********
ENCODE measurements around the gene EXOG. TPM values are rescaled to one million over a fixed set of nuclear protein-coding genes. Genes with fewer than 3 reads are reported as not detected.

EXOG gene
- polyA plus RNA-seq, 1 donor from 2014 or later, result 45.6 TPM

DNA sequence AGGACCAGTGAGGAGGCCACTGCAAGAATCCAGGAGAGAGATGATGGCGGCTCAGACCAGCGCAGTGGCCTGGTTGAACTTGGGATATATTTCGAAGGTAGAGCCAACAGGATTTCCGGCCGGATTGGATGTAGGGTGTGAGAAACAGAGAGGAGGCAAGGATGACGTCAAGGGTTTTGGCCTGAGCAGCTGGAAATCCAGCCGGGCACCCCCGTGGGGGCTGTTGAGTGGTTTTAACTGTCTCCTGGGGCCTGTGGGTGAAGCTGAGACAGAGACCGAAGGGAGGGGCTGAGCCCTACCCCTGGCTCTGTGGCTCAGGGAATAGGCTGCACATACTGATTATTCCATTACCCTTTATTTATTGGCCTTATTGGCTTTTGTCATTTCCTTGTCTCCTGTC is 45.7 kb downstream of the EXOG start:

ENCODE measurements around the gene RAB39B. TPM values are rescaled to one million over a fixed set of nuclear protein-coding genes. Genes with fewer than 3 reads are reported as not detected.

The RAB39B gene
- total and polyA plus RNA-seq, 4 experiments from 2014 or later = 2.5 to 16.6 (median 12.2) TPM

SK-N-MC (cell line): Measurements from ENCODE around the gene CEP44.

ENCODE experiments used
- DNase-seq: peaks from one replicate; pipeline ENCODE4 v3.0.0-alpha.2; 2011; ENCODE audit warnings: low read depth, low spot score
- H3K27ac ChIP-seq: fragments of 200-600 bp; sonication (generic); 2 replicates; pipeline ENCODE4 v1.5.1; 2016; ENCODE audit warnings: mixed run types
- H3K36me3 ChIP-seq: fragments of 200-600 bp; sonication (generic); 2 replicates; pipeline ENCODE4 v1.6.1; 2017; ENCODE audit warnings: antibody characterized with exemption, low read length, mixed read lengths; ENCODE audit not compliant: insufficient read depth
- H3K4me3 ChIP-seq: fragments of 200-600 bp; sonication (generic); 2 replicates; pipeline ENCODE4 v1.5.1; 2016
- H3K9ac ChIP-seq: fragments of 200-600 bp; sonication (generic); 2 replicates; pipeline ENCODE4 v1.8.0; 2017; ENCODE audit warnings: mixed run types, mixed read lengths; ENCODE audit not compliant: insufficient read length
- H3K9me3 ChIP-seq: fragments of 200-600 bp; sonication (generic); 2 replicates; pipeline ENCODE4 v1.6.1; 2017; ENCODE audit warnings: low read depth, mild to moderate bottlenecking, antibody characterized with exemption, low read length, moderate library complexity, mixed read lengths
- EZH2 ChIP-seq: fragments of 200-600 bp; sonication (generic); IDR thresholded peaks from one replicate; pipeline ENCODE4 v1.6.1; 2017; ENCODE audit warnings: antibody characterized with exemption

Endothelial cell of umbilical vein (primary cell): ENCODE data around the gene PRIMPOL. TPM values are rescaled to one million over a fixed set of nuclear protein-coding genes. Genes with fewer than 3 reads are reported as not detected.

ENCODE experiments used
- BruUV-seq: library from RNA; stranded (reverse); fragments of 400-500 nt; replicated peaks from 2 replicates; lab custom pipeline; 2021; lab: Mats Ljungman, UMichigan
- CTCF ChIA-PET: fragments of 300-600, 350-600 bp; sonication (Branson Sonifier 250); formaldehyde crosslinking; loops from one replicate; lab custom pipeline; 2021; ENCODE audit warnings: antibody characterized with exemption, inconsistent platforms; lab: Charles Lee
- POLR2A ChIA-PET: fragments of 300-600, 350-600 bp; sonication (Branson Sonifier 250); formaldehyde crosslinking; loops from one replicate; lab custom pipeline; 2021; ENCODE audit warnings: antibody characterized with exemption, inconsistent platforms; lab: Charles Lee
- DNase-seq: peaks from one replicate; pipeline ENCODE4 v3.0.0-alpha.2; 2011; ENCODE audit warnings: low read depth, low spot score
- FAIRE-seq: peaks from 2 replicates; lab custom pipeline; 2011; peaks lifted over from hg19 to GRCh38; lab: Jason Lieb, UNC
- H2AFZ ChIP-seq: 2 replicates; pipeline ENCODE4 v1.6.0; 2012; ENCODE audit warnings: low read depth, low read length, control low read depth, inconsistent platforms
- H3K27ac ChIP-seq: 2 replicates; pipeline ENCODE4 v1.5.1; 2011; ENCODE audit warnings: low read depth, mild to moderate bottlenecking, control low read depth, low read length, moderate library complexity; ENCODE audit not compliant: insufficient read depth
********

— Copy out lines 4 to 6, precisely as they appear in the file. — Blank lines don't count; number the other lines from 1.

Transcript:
DNA sequence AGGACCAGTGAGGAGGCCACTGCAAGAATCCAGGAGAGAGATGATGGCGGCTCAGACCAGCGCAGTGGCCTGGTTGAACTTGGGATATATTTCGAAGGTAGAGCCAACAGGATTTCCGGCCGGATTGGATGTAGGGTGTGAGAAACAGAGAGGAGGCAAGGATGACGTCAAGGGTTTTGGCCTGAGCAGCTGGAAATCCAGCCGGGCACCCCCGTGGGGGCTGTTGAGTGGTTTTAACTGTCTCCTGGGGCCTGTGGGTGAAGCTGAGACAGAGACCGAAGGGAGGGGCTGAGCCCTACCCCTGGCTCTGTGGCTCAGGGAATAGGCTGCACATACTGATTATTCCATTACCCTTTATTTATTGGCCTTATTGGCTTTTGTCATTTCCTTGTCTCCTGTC is 45.7 kb downstream of the EXOG start:

ENCODE measurements around the gene RAB39B. TPM values are rescaled to one million over a fixed set of nuclear protein-coding genes. Genes with fewer than 3 reads are reported as not detected.

The RAB39B gene